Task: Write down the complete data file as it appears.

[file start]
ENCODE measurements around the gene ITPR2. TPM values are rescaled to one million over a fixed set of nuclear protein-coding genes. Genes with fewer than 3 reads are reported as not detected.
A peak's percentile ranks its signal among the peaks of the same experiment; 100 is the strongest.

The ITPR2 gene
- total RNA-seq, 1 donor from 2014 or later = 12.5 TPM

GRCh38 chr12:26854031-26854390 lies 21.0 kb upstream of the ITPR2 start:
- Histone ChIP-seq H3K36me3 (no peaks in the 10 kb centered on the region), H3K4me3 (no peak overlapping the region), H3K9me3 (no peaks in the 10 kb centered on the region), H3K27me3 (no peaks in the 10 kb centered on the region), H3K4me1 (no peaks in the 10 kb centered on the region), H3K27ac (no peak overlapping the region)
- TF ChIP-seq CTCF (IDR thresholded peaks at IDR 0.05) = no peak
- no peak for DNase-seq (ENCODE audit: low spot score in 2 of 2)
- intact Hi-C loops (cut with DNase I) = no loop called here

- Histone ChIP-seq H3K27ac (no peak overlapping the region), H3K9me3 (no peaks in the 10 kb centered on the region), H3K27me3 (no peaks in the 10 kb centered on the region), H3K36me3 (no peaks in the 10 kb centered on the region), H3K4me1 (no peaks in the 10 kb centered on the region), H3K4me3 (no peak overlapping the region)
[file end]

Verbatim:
ENCODE measurements around the gene ITPR2. TPM values are rescaled to one million over a fixed set of nuclear protein-coding genes. Genes with fewer than 3 reads are reported as not detected.
A peak's percentile ranks its signal among the peaks of the same experiment; 100 is the strongest.

The ITPR2 gene
- total RNA-seq, 1 donor from 2014 or later = 12.5 TPM

GRCh38 chr12:26854031-26854390 lies 21.0 kb upstream of the ITPR2 start:
- Histone ChIP-seq H3K36me3 (no peaks in the 10 kb centered on the region), H3K4me3 (no peak overlapping the region), H3K9me3 (no peaks in the 10 kb centered on the region), H3K27me3 (no peaks in the 10 kb centered on the region), H3K4me1 (no peaks in the 10 kb centered on the region), H3K27ac (no peak overlapping the region)
- TF ChIP-seq CTCF (IDR thresholded peaks at IDR 0.05) = no peak
- no peak for DNase-seq (ENCODE audit: low spot score in 2 of 2)
- intact Hi-C loops (cut with DNase I) = no loop called here

- Histone ChIP-seq H3K27ac (no peak overlapping the region), H3K9me3 (no peaks in the 10 kb centered on the region), H3K27me3 (no peaks in the 10 kb centered on the region), H3K36me3 (no peaks in the 10 kb centered on the region), H3K4me1 (no peaks in the 10 kb centered on the region), H3K4me3 (no peak overlapping the region)